In its monthly report to Congress, the Veteran Affairs Department listed a Yahoo calendar containing patient data among a number of data security lapses it dealt with.
The Veteran Affairs Department ordered doctors to
immediately stop using a Yahoo Calendar Application to store confidential data.
Notifications of a possible security breach have been sent to nearly 900
affected patients, according to VA's monthly
report to Congress
on Dec. 22.
The report called the breach as a "mishandling of
electronic information," because doctors were storing patients' medical
information, such as full names, dates and types of surgery and the last four
digits of Social Security numbers, for 878 patients.
Information security authorities at the Chicago Health
Care System first discovered on Nov. 23 that four residents in the facility's orthopedic
department had been using Yahoo Calendar to maintain a calendar of patient
medical data since July 2007. The data was protected by a single password that had
never been changed in the past three years, the report said. Since a rotating
series of residents over the past few years had access to that account it was
unclear exactly how many people knew that password.
According to the report, the account was blocked a day
later, all information deleted on Nov. 29 and affected veterans were notified on Dec. 2.
VA policy states that no patient information can be stored
on systems outside its firewalls.
Roger Baker, VA's assistant secretary for information and
technology, said on a media call that the incident was an example of the need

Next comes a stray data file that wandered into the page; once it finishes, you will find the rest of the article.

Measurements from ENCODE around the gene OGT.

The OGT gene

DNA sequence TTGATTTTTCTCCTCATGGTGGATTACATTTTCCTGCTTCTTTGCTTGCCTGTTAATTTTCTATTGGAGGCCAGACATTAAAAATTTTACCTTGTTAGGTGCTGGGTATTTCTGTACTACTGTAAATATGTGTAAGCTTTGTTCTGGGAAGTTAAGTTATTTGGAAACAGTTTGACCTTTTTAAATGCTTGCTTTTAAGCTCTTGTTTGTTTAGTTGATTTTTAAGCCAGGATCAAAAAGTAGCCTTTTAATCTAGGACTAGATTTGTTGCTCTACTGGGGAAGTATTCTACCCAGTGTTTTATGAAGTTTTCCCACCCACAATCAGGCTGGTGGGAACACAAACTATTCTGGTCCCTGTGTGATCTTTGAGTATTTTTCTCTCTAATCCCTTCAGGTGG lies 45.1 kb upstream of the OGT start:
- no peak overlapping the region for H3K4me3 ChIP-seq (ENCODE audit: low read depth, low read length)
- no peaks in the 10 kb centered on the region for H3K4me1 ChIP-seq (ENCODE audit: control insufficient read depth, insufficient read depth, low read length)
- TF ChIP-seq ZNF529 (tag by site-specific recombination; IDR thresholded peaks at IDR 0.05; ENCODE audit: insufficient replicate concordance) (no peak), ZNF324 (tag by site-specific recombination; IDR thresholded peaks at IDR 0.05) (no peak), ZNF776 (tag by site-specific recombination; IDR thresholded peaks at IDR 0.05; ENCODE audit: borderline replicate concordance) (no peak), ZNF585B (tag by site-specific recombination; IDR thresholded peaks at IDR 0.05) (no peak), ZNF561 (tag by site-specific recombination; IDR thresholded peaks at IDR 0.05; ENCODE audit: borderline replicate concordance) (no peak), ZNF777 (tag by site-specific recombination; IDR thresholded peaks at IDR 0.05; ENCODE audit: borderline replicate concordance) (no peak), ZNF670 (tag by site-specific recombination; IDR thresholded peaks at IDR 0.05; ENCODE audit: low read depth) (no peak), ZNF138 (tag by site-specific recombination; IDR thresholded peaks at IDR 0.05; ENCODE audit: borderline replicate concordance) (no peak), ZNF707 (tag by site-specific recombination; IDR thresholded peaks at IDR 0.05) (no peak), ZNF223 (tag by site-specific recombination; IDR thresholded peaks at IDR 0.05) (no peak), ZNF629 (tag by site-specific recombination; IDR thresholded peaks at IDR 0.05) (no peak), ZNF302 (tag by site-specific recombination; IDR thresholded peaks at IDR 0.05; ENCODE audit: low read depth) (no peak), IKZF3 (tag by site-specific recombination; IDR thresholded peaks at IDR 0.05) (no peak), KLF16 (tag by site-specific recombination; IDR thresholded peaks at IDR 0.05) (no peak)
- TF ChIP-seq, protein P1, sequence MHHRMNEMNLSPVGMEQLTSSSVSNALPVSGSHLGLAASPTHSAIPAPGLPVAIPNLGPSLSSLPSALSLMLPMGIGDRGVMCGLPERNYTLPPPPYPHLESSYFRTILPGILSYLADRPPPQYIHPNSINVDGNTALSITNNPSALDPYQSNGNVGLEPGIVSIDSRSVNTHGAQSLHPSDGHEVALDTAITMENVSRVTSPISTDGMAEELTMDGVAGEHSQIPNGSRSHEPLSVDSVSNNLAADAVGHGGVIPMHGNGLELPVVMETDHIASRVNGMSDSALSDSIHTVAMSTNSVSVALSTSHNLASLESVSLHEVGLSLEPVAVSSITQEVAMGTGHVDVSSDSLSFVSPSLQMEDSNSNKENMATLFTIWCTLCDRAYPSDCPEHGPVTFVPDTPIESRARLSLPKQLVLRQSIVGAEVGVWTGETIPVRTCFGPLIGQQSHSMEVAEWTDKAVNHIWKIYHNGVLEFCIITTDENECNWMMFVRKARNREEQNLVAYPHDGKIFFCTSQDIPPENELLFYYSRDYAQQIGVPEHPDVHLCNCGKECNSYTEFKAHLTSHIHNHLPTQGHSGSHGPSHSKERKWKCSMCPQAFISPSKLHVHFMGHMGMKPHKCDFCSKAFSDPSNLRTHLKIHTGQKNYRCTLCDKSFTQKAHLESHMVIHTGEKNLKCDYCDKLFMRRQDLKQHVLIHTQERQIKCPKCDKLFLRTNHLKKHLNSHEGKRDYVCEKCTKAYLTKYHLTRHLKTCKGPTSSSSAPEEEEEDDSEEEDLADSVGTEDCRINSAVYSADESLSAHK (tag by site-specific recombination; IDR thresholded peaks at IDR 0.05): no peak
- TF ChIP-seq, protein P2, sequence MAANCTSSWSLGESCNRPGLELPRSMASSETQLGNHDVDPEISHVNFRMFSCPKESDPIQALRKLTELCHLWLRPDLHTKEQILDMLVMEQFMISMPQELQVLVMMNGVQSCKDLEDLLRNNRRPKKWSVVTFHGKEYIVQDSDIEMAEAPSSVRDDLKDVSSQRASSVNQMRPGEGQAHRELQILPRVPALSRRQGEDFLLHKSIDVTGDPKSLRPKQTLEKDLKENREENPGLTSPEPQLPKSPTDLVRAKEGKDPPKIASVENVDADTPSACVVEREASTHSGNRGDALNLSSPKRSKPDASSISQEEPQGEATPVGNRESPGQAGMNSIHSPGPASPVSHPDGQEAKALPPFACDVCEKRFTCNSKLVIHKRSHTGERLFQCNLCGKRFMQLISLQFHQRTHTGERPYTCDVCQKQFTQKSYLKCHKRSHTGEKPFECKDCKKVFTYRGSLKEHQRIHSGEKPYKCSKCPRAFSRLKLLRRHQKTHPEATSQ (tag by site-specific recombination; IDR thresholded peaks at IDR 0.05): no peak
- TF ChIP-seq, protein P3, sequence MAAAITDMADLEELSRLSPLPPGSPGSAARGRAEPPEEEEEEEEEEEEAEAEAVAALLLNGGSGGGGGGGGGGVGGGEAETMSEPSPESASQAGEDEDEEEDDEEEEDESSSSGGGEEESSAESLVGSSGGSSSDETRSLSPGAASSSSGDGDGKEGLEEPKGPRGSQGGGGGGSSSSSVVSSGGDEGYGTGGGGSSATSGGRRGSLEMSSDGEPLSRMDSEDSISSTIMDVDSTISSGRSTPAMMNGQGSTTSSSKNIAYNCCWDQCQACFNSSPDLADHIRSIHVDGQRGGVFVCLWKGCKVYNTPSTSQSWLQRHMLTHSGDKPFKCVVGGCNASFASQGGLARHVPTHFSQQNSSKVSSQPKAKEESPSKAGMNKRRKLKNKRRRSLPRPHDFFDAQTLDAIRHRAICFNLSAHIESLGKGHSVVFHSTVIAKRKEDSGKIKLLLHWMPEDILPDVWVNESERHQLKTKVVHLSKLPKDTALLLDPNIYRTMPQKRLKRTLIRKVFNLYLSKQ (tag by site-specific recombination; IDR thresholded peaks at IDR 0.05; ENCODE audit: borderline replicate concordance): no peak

for better and more secure IT tools for VA employees, including cloud-based
"I love the tools. I just wish I could better control
what's stored on them," he said.
This is not the first example of VA hospital physicians
and employees using unauthorized applications to store patient data, said
Baker. An earlier incident involved eight hospitals using Google Docs to store
patient information before being shut down, he said.
All VA doctors have access to a secure network to store
patient information and a Microsoft Excel application to schedule appointment
and surgeries, according to Baker.
In the Chicago incident, Baker said it was possible that
the orthopedics residents developed the Yahoo account in order to access VA patient
information while working at non-VA hospitals.
Baker said the incidents illustrate the inevitable demand
for access to cloud computing. He noted that he needed to figure out how to
provide remote access for medical staff on VA systems so that they don't start
using Yahoo or Google applications.
"VA is spending a lot of time trying to figure out how to
go from saying no to saying yes for these kinds of apps," Baker said.
There were other data security breaches in November
listed in the report, such as nearly 150 incidents where patient information
was "mishandled" and "mismailed." This
included incidents where information for one veteran was provided to
another. The VA also reported that a
number of computers, digital cameras and laptops were missing. It also
disclosed an incident where data for 57 veterans were shared with an
unauthorized agency. The VA also reported that 19 BlackBerry mobile phones were
There is a glimmer of good news in the report. The
department has been taking steps to improve security and privacy, such as
encrypting data on laptops and desktops. Of the seven missing laptop incidents,
six were already encrypted and the one that wasn't encrypted did not contain
any sensitive or private data because it was used primarily to access the
online Computerized Patient Record application. No patient data was stored
locally on the lost laptop, according to the report.